• Congratulations to Cedric Fournet and Markulf Kohlweiss who received the Levchin Prize, provided by internet entrepreneur Max Levchin, at the Real World Cryptography Conference.
  • The open-source release of miTLS happened during the last Open Source Summit in Paris on 18 November 2015.  This featured in Next at Microsoft and OpennessCedric got interviewed for The Register too.  Further information can be found on the project website here.
  • Luca Cardelli has been awarded the 2015 ACM SIGPLAN Programming Languages Achievement Award.
  • Congratulations to Santiago Zanella-Beguelin who received a Best Paper Award at ACM CCS on 12 October 2015.  The paper ‘Imperfect Forward Secrecy: How Diffie-Hellman Fails In Practice’ can be found here.  The official announcement can be found on the ACM website but mistakenly listed as Best Student Paper Award.  The paper also got a Pwnie Award for Most Innovative Research at BlackHat 2015 on 3 August 2015.
  • Congratulations to Cedric Fournet and Markulf Kohlweiss, and their INRIA colleagues for a distinguished paper award at IEEE Security and Privacy, Oakland.  The paper “A Messy State of the Union: Taming the Composite State Machines of TLS” is on testing implementations of TLS using a test harness built over their reference implementation miTLS, which led to their discovery of the FREAK attack on TLS.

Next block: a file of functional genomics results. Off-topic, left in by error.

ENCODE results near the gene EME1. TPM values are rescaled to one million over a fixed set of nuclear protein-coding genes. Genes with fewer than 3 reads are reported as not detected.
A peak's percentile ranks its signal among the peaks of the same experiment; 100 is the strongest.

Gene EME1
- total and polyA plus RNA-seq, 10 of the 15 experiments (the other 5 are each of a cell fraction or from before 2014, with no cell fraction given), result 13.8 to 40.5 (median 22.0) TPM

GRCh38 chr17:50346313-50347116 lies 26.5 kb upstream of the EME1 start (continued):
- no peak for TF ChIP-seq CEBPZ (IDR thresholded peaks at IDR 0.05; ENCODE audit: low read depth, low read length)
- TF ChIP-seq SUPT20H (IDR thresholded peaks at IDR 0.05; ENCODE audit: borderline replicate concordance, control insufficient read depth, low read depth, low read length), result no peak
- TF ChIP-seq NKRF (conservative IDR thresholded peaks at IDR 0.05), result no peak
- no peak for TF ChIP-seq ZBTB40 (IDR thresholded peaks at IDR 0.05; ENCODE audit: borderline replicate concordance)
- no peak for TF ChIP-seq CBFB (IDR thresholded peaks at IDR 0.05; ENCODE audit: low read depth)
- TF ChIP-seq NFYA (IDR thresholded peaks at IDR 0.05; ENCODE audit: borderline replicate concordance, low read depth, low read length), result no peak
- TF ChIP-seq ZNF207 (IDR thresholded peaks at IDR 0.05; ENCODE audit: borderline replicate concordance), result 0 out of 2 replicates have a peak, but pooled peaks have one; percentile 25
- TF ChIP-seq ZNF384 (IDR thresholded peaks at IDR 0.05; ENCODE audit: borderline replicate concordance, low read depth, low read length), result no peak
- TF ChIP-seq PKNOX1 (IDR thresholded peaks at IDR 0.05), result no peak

• Cedric Fournet and Markulf Kohlweiss make it into the The Register for producing Geppetto.
  • F# 4.0 has been released in Visual Studio 2015 community preview releases. F# is open source and cross-platform. Our group contribute to F#, and the language designer is Don Syme, a researcher in our group.
  • F# type providers and cloud programming featured at dotnetconf Microsoft’s online conference for .NET. Using research results from our group, collaborators Tomas Petricek (fsharpWorks) and Isaac Abraham (elastacloud) presented this joint work with Don Syme on 19 March 2015 in an online presentation from Skype HQ, London.
  • On 19 November 2014, Tony Hoare was awarded an Honorary Prize Fellowship of the Cambridge Philosophical Society. He gave a well attended lecture, addressing the question ‘Can Computers Understand their Own Programs?’. His positive answer was supported by a survey of ideas derived from Aristotle, Euclid, and Alan Turing.
  • Andrey Rybalchenko and Nuno Lopes have been awarded the HVC’14 Award for a PLDI’12 paper “Synthesizing Software Verifiers from Proof Rules [more]
  • Ben Hall has been awarded the prestigious Royal Society University Research Fellowship [more]
  • Together with external collaborators Christoph Wintersteiger received the IJCAR 2014 Best Paper Award together [more]
  • Ben Hall’s work on modelling safety valves in neurons has just appeared in Nature Communications [more]
  • T2 Temporal Prover now open source[download] [more]
  • Matthew Parkinson is the recipient of the 2013 Dahl-Nygaard prize [more]
  • Georges Gonthier recently completed an historic computer-assisted proof of the Feit-Thompson Theorem [more]
  • Jasmin Fisher‘s work on modelling cancer cells was featured in Nature [more]